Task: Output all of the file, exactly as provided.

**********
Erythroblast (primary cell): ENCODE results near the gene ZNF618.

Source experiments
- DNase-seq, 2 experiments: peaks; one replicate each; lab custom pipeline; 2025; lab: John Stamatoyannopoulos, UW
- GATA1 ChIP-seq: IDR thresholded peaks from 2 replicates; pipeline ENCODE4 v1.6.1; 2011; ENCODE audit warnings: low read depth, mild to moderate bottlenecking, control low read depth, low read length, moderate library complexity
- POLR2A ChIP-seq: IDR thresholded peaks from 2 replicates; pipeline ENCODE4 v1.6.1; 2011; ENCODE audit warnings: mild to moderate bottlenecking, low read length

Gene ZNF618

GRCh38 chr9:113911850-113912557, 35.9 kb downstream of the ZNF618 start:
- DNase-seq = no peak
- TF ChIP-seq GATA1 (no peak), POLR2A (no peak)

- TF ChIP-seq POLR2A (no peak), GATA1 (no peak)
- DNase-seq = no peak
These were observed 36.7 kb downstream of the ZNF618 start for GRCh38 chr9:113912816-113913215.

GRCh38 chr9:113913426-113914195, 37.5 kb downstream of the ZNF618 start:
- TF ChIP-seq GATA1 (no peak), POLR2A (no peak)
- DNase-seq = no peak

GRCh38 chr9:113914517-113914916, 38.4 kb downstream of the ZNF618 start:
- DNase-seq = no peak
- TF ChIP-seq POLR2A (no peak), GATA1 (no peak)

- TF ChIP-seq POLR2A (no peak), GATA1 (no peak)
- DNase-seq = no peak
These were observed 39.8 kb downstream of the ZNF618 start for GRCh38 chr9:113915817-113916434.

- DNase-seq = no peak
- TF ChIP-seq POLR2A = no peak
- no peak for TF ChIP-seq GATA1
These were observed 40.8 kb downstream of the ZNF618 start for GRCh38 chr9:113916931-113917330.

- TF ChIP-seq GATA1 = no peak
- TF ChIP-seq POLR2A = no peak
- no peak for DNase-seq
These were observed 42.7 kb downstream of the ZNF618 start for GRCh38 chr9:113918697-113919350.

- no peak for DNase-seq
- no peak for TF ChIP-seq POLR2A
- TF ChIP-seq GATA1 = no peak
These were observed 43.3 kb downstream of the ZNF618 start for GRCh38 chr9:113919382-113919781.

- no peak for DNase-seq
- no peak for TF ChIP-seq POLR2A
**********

Erythroblast (primary cell): ENCODE results near the gene ZNF618.

Source experiments
- DNase-seq, 2 experiments: peaks; one replicate each; lab custom pipeline; 2025; lab: John Stamatoyannopoulos, UW
- GATA1 ChIP-seq: IDR thresholded peaks from 2 replicates; pipeline ENCODE4 v1.6.1; 2011; ENCODE audit warnings: low read depth, mild to moderate bottlenecking, control low read depth, low read length, moderate library complexity
- POLR2A ChIP-seq: IDR thresholded peaks from 2 replicates; pipeline ENCODE4 v1.6.1; 2011; ENCODE audit warnings: mild to moderate bottlenecking, low read length

Gene ZNF618

GRCh38 chr9:113911850-113912557, 35.9 kb downstream of the ZNF618 start:
- DNase-seq = no peak
- TF ChIP-seq GATA1 (no peak), POLR2A (no peak)

- TF ChIP-seq POLR2A (no peak), GATA1 (no peak)
- DNase-seq = no peak
These were observed 36.7 kb downstream of the ZNF618 start for GRCh38 chr9:113912816-113913215.

GRCh38 chr9:113913426-113914195, 37.5 kb downstream of the ZNF618 start:
- TF ChIP-seq GATA1 (no peak), POLR2A (no peak)
- DNase-seq = no peak

GRCh38 chr9:113914517-113914916, 38.4 kb downstream of the ZNF618 start:
- DNase-seq = no peak
- TF ChIP-seq POLR2A (no peak), GATA1 (no peak)

- TF ChIP-seq POLR2A (no peak), GATA1 (no peak)
- DNase-seq = no peak
These were observed 39.8 kb downstream of the ZNF618 start for GRCh38 chr9:113915817-113916434.

- DNase-seq = no peak
- TF ChIP-seq POLR2A = no peak
- no peak for TF ChIP-seq GATA1
These were observed 40.8 kb downstream of the ZNF618 start for GRCh38 chr9:113916931-113917330.

- TF ChIP-seq GATA1 = no peak
- TF ChIP-seq POLR2A = no peak
- no peak for DNase-seq
These were observed 42.7 kb downstream of the ZNF618 start for GRCh38 chr9:113918697-113919350.

- no peak for DNase-seq
- no peak for TF ChIP-seq POLR2A
- TF ChIP-seq GATA1 = no peak
These were observed 43.3 kb downstream of the ZNF618 start for GRCh38 chr9:113919382-113919781.

- no peak for DNase-seq
- no peak for TF ChIP-seq POLR2A